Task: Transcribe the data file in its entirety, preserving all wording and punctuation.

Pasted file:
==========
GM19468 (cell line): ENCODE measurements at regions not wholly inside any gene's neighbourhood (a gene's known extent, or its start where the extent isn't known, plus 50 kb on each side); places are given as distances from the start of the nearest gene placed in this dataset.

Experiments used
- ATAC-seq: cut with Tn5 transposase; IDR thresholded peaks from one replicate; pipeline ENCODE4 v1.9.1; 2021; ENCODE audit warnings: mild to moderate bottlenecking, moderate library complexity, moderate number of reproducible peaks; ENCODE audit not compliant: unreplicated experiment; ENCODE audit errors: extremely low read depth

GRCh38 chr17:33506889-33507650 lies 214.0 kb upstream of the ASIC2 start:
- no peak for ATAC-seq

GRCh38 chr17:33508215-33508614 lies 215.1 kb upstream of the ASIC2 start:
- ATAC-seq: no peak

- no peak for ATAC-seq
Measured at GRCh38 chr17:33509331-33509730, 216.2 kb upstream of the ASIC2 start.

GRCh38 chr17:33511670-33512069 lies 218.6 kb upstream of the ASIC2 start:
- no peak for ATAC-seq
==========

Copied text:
GM19468 (cell line): ENCODE measurements at regions not wholly inside any gene's neighbourhood (a gene's known extent, or its start where the extent isn't known, plus 50 kb on each side); places are given as distances from the start of the nearest gene placed in this dataset.

Experiments used
- ATAC-seq: cut with Tn5 transposase; IDR thresholded peaks from one replicate; pipeline ENCODE4 v1.9.1; 2021; ENCODE audit warnings: mild to moderate bottlenecking, moderate library complexity, moderate number of reproducible peaks; ENCODE audit not compliant: unreplicated experiment; ENCODE audit errors: extremely low read depth

GRCh38 chr17:33506889-33507650 lies 214.0 kb upstream of the ASIC2 start:
- no peak for ATAC-seq

GRCh38 chr17:33508215-33508614 lies 215.1 kb upstream of the ASIC2 start:
- ATAC-seq: no peak

- no peak for ATAC-seq
Measured at GRCh38 chr17:33509331-33509730, 216.2 kb upstream of the ASIC2 start.

GRCh38 chr17:33511670-33512069 lies 218.6 kb upstream of the ASIC2 start:
- no peak for ATAC-seq